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UBS AG, Switzerland’s biggest bank, reported a fourth straight quarterly loss on debt writedowns and the cost of settling a US probe into its sale of auction-rate securities.
The net loss was 358 million Swiss francs ($373 million) in the second quarter, compared with a profit of 5.55 billion francs a year earlier, the Zurich-based bank said in a statement today. Earnings compare with the 281 million-franc median loss estimate of 14 analysts surveyed by Bloomberg. The loss was cushioned by about 3.8 billion francs in tax credits.
Chief Executive Officer Marcel Rohner is under pressure to shrink the unprofitable investment bank and limit damage to UBS’s wealth management business, the world’s largest. Following a strategic review, UBS plans to give its three business divisions greater autonomy, backing away from an effort to integrate them after record losses at the securities unit led to net withdrawals from the private bank for the first time in almost eight years.
“The investment banking division restructuring will take months to yield results,” said Elie Darwish, an analyst at Exane BNP Paribas, in a note before the earnings. He rates UBS “underperform,” citing “wealth management brand damage.”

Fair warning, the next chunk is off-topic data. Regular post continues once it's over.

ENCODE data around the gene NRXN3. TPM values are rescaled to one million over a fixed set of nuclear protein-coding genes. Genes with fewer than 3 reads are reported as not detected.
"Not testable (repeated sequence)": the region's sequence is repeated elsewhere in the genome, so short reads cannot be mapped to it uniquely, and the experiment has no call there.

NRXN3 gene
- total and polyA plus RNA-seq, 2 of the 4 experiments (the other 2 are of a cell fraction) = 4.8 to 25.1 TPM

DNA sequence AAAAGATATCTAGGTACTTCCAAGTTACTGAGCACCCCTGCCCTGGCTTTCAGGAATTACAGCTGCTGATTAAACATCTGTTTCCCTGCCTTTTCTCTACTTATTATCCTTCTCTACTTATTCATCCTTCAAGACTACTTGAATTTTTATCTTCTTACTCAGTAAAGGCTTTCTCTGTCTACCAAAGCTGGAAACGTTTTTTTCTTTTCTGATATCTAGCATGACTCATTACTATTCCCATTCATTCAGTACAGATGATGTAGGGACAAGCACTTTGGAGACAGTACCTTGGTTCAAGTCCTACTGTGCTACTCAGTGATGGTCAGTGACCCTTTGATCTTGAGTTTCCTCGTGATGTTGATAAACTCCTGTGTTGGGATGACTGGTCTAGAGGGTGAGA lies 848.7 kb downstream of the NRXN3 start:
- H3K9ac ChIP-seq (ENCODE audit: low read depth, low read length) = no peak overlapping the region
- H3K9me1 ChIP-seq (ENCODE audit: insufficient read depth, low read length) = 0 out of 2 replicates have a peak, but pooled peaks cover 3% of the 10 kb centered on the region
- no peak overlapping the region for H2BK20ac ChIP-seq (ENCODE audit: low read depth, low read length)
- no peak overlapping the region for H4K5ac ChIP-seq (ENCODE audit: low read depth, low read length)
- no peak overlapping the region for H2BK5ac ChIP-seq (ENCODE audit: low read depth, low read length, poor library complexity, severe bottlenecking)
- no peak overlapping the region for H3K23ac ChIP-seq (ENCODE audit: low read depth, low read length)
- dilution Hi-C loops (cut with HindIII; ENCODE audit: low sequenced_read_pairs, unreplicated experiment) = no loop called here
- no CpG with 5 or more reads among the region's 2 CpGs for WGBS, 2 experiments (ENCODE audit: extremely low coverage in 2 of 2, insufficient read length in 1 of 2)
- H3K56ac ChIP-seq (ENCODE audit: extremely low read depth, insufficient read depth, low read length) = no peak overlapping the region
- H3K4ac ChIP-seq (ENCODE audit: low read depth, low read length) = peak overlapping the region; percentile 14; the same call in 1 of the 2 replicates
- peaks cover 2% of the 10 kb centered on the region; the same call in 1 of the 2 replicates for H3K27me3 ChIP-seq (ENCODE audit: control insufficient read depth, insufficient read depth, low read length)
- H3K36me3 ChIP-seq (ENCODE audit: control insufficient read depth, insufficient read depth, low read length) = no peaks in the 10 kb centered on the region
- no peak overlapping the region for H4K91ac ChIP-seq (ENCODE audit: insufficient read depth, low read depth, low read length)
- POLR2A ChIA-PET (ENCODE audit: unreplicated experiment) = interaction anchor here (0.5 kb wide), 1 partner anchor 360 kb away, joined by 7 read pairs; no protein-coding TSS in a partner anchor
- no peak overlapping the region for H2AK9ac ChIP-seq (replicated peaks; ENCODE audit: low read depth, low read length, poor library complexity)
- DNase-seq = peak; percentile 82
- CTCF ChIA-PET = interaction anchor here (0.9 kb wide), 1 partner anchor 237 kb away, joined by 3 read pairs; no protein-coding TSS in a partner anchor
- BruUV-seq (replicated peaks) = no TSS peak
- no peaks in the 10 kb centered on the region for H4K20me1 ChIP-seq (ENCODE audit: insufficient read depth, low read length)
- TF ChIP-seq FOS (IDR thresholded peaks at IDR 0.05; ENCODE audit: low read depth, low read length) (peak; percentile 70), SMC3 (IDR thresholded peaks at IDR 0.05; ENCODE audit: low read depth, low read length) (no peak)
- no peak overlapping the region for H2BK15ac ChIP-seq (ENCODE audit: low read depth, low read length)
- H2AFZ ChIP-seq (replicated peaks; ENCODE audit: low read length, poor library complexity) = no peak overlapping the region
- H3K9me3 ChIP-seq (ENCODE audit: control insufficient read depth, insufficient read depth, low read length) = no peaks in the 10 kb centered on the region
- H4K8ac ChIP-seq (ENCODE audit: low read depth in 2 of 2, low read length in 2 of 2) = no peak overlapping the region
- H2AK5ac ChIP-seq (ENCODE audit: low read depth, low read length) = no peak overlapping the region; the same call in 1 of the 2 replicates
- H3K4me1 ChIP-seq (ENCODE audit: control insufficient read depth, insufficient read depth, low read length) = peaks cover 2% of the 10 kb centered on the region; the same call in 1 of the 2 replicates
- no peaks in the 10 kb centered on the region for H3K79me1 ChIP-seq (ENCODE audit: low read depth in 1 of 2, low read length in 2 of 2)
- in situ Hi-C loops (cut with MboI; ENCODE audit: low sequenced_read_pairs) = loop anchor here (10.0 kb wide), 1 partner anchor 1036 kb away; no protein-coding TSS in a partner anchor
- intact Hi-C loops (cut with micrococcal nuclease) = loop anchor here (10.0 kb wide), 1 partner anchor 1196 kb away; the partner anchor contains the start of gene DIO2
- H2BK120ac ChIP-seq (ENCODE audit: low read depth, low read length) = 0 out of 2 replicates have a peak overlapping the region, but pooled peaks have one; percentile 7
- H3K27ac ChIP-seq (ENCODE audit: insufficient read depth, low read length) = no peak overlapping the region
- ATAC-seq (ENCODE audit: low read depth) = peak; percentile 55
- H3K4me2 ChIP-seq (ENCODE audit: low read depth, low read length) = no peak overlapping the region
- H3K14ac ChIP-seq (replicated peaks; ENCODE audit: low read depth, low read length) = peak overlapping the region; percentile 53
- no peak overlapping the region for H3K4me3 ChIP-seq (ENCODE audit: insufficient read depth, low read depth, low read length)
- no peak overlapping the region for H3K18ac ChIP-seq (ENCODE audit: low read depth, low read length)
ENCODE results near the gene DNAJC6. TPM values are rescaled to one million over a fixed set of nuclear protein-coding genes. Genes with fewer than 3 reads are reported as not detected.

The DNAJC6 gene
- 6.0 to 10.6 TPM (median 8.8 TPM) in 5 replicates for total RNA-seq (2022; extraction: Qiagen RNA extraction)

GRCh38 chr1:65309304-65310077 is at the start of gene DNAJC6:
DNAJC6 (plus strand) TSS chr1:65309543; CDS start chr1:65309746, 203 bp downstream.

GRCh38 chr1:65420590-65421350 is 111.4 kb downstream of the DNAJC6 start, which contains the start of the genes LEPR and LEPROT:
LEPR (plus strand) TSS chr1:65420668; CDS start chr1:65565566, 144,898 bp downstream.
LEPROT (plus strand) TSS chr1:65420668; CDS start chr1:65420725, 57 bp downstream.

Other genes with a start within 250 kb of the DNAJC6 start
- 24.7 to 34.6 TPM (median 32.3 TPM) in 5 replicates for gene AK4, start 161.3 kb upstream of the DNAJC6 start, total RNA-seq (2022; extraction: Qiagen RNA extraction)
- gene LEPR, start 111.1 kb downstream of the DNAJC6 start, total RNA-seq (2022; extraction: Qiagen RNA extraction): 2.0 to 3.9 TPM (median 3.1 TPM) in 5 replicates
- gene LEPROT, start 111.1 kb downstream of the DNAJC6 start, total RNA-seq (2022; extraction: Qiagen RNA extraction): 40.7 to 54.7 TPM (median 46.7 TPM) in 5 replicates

Rich clients withdrew 17.3 billion francs more than they added in the quarter. UBS’s wealth management units, which oversaw 1.84 trillion francs at the end of March, attracted an average of 37.9 billion francs in each quarter last year. Analysts surveyed by Bloomberg had estimated net withdrawals would amount to 5 billion francs in the second quarter.
Pretax profit at the wealth management international and Switzerland unit fell 11% to 1.27 billion francs, while wealth management in the US had a pretax loss of 741 million francs on provisions to settle the probe into auction-rate securities. The investment bank had a loss of 5.23 billion francs after about $US5.1 billion in writedowns.
UBS fell 50% so far this year in Swiss trading, the fourth-worst performance on the 71-company Bloomberg Europe Banks and Financial Services Index.